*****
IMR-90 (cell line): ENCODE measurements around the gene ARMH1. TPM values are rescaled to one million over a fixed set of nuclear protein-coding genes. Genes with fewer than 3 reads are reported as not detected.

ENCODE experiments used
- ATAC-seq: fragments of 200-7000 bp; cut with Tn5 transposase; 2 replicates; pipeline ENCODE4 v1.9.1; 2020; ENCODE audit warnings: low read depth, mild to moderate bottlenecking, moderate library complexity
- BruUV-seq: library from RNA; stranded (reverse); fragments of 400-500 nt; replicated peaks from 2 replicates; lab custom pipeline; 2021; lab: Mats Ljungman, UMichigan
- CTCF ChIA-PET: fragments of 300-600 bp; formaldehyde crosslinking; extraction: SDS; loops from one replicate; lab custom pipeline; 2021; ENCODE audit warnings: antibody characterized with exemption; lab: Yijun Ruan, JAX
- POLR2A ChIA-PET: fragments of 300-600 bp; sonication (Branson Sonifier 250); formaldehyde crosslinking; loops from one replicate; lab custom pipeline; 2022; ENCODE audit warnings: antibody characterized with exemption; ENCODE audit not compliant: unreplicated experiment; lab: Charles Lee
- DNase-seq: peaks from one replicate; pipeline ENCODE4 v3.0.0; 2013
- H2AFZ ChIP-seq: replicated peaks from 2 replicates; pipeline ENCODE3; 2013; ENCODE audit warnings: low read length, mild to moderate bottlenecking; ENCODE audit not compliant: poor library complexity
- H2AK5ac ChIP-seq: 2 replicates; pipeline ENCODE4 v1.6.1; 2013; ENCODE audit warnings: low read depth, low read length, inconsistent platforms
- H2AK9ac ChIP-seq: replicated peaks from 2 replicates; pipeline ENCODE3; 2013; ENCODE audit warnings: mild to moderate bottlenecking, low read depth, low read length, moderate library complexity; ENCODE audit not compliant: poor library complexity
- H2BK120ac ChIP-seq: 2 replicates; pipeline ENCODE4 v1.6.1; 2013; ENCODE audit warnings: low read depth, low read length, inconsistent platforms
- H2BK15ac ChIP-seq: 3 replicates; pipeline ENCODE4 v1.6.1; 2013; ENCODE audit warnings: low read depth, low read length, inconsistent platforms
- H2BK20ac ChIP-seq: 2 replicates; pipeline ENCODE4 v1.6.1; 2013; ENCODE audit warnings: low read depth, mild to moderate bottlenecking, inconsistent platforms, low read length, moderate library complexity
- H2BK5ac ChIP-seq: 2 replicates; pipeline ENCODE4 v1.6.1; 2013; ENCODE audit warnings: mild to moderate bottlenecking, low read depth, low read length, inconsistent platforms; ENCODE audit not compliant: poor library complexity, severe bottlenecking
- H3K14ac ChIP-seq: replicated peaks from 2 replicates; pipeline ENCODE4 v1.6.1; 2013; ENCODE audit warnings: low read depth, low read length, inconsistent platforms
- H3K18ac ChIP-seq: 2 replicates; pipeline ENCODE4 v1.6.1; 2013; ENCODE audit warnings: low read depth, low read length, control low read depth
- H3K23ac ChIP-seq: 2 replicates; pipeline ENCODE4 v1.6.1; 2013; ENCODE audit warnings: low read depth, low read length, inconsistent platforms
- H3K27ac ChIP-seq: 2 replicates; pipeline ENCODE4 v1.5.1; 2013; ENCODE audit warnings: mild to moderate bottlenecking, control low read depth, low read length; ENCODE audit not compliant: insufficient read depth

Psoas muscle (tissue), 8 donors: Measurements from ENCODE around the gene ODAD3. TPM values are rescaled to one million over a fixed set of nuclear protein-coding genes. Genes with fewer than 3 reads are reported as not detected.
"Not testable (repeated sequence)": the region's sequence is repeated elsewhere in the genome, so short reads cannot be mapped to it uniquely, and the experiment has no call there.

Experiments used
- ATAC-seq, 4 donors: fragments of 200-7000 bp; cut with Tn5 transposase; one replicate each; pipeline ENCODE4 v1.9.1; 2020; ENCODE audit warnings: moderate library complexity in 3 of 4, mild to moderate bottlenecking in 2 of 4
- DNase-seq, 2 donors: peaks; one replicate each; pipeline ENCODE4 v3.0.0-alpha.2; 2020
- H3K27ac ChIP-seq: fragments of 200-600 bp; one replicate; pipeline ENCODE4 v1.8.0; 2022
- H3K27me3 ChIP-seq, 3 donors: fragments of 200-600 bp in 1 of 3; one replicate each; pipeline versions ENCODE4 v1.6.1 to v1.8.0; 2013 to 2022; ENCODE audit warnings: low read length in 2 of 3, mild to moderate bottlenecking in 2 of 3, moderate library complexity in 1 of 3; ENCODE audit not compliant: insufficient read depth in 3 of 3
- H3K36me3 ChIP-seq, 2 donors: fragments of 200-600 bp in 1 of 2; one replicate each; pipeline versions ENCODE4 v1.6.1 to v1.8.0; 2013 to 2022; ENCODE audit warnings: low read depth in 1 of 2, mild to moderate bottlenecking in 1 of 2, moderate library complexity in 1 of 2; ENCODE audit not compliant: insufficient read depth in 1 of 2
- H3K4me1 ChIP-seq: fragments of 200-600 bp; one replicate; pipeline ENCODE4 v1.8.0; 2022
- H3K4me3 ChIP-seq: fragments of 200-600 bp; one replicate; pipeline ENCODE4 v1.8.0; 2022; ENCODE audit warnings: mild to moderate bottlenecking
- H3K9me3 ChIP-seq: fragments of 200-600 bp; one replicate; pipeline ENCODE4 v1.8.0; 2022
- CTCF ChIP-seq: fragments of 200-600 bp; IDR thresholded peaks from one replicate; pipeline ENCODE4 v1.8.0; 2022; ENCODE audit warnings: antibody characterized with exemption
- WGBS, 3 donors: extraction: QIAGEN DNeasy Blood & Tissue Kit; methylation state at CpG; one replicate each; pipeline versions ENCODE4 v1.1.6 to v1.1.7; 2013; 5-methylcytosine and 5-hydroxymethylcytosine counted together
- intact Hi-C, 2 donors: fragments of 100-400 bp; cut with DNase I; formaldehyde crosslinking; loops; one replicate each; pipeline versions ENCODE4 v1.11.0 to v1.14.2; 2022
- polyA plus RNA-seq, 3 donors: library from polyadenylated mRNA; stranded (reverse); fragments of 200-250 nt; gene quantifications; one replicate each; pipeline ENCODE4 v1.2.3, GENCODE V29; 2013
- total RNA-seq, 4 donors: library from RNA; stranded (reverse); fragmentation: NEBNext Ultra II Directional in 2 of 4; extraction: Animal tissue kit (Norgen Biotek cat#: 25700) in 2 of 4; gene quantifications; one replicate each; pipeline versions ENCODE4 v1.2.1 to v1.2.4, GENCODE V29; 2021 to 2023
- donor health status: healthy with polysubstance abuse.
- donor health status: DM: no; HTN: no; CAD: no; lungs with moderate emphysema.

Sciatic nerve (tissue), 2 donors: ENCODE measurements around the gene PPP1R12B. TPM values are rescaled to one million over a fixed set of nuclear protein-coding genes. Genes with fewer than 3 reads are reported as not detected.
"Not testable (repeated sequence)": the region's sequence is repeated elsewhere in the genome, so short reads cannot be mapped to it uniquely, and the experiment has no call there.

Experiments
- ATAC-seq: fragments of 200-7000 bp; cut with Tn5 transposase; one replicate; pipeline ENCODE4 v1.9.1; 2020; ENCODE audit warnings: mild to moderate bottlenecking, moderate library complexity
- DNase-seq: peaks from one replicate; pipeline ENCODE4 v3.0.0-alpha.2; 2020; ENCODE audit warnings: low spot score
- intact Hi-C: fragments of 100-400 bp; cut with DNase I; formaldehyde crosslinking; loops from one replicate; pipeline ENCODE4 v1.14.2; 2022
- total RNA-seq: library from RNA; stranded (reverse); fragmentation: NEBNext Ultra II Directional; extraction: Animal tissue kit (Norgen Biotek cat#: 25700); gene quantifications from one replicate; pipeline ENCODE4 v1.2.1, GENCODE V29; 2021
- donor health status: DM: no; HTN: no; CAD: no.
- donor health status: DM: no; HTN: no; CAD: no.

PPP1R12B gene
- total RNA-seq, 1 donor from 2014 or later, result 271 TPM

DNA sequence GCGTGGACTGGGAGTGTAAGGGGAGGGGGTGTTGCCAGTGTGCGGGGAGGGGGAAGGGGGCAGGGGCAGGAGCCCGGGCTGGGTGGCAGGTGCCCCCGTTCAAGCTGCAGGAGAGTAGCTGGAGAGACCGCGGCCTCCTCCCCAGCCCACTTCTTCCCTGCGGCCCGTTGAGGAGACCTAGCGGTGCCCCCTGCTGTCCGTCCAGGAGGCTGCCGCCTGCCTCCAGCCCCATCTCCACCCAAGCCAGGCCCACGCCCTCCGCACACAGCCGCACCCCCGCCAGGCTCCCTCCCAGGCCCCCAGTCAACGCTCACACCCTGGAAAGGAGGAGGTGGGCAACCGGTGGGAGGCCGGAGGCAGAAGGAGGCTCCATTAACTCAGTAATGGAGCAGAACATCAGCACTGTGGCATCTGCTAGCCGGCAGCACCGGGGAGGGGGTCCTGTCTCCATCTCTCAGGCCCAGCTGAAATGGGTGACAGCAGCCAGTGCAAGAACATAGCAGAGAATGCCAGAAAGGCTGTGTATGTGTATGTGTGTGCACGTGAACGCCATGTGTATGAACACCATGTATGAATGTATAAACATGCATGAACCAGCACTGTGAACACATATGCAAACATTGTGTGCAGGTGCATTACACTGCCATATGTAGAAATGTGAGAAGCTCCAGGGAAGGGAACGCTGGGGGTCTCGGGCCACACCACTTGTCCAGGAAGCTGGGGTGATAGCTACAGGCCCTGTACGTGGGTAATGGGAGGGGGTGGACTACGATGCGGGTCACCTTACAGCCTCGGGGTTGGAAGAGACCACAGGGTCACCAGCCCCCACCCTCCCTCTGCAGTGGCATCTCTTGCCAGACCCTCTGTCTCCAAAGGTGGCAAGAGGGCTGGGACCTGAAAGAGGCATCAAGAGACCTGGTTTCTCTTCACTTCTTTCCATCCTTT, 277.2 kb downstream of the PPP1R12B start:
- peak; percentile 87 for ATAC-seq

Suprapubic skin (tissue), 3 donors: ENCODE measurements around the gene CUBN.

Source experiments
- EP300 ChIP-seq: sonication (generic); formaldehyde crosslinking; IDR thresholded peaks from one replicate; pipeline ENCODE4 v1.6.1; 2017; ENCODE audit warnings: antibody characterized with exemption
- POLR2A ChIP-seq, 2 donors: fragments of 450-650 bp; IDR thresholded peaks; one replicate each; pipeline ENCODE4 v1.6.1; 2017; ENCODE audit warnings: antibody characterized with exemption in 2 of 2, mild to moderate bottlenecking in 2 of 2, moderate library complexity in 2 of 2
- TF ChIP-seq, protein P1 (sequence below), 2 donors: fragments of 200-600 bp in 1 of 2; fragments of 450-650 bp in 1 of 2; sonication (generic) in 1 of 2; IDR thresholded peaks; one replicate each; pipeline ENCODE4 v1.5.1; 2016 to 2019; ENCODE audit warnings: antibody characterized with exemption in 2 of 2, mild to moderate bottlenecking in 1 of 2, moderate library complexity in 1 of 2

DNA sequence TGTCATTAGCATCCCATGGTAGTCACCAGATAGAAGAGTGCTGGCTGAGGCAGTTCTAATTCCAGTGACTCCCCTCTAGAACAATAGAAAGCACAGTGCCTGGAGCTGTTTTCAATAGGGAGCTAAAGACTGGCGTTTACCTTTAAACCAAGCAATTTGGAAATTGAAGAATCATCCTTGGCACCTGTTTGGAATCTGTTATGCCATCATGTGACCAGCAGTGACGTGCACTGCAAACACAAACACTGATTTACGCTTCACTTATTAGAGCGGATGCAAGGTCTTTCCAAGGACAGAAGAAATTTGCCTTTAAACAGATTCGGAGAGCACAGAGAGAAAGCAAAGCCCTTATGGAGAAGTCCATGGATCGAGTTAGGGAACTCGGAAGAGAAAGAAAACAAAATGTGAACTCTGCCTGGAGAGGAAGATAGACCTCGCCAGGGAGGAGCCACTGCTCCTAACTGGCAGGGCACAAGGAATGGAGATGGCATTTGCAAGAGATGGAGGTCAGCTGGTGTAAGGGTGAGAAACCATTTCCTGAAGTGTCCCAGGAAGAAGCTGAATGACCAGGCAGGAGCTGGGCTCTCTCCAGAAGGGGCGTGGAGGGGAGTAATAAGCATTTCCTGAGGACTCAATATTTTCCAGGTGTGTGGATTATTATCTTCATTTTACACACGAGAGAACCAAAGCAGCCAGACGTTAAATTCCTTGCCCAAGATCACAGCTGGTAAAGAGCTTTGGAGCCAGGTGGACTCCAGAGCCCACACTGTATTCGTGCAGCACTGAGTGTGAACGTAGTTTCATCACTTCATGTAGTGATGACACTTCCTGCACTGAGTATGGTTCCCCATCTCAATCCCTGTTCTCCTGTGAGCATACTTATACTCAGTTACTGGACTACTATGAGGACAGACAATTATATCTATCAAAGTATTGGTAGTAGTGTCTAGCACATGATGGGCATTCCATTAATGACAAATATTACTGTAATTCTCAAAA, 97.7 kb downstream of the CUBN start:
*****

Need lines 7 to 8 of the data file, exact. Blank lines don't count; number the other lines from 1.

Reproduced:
- DNase-seq: peaks from one replicate; pipeline ENCODE4 v3.0.0; 2013
- H2AFZ ChIP-seq: replicated peaks from 2 replicates; pipeline ENCODE3; 2013; ENCODE audit warnings: low read length, mild to moderate bottlenecking; ENCODE audit not compliant: poor library complexity